California Code of Regulations, Title 17
§2500. Reporting to the Local Health Authority
- §2500 (b) It shall be the duty of every health care provider, knowing of or in attendance on a case or suspected case of any of the diseases or conditions listed, to report to the local health officer for the jurisdiction where the patient resides. Where no health care provider is in attendance, any individual having knowledge of a person who is suspected to be suffering from one of the diseases or conditions listed may make such a report to the local health officer for the jurisdiction where the patient resides.
- §2500 (c) The administrator of each health facility, clinic or other setting where more than one health care provider may know of a case, a suspected case or an outbreak of disease within the facility shall establish and be responsible for administrative procedures to assure that reports are made to the local health officer.
- §2500 (a)(14) ‘Health care provider’ means a physician and surgeon, a veterinarian, a podiatrist, a nurse practitioner, a physician assistant, a registered nurse, a nurse midwife, a school nurse, an infection control practitioner, a medical examiner, a coroner, or a dentist.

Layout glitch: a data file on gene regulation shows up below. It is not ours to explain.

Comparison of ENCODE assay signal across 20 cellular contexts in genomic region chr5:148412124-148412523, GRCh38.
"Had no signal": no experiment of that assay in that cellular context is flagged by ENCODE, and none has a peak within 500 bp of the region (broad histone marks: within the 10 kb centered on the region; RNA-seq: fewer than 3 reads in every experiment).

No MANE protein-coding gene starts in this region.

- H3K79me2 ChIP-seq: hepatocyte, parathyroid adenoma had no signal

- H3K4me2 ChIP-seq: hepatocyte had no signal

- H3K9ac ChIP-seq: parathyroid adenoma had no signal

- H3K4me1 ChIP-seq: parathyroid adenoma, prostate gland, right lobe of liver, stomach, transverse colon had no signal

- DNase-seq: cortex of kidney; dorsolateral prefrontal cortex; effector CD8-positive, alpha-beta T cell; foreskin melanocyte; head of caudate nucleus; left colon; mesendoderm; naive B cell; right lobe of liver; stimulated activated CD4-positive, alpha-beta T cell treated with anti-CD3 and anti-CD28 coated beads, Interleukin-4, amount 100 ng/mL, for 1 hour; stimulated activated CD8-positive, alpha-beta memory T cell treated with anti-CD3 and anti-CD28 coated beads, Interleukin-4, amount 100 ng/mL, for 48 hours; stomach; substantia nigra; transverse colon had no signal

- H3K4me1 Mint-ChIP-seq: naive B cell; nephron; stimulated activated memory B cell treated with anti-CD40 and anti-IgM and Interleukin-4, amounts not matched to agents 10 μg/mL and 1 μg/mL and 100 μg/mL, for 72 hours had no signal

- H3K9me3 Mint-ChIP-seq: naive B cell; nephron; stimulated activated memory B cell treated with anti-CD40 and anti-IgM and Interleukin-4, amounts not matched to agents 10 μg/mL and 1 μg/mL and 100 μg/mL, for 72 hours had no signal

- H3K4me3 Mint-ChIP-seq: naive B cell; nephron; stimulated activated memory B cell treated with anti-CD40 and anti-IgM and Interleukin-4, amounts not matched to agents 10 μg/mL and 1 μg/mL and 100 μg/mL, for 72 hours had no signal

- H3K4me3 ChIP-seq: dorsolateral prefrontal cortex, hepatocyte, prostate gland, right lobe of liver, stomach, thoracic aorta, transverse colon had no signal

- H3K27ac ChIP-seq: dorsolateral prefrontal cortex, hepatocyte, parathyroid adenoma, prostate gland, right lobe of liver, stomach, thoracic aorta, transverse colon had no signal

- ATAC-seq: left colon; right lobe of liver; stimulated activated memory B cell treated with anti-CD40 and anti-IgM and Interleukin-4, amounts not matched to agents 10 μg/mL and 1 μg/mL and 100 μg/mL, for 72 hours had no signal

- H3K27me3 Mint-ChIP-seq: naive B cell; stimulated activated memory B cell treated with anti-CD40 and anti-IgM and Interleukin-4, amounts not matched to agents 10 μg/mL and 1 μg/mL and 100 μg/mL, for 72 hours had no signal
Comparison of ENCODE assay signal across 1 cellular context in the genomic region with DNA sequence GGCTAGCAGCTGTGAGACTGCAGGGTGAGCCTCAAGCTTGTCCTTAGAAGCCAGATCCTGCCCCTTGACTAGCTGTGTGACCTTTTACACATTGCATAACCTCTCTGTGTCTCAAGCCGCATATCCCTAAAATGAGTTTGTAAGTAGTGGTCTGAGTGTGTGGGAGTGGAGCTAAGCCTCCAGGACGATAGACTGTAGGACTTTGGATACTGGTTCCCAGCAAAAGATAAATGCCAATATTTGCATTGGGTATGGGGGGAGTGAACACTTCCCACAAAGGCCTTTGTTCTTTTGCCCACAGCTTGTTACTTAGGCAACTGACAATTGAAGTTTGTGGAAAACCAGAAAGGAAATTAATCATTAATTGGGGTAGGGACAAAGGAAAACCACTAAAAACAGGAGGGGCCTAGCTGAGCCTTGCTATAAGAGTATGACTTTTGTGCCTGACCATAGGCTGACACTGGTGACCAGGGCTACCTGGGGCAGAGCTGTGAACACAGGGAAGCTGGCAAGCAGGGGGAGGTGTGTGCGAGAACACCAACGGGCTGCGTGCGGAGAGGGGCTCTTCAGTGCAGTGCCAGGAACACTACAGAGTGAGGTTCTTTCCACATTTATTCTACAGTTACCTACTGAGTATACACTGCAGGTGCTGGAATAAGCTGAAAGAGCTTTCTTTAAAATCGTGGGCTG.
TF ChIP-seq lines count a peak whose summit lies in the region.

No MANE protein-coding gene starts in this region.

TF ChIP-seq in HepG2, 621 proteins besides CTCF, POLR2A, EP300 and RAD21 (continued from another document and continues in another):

- California Department of Public Health Reportable Diseases and Conditions
- Download the Confidential Morbidity Report (CMR) and list of reportable diseases and conditions
Unusual Conditions That Require Clinician Reporting
The San Francisco Department of Public Health (SFDPH) depends on clinicians to identify and report infectious diseases. Clinicians may be the first to see a potential outbreak and their prompt notification to SFDPH enables us to investigate and begin disease control activities as soon as possible. For some diseases every hour makes a difference in preventing illness and death.
In addition, we ask that clinicians immediately (within one hour) report unusual occurrences or patterns of disease, such as:
- Serious, unexpected, unexplained acute illness with atypical host characteristics
Examples: severe illness in a young patient without immunologic defects, underlying illness, recent travel or other exposure to a potential source of infection
- Multiple similarly presenting cases, especially if these are geographically associated or closely clustered in time
Example: persons who attended the same public event or gathering or who work in the same building
- An increase in a common syndrome occurring out of season
Example: many cases of influenza-like illness in summer
- An unusual age distribution for common diseases
Example: many cases of chickenpox-like illness among adult patients who would be expected to be immune to varicella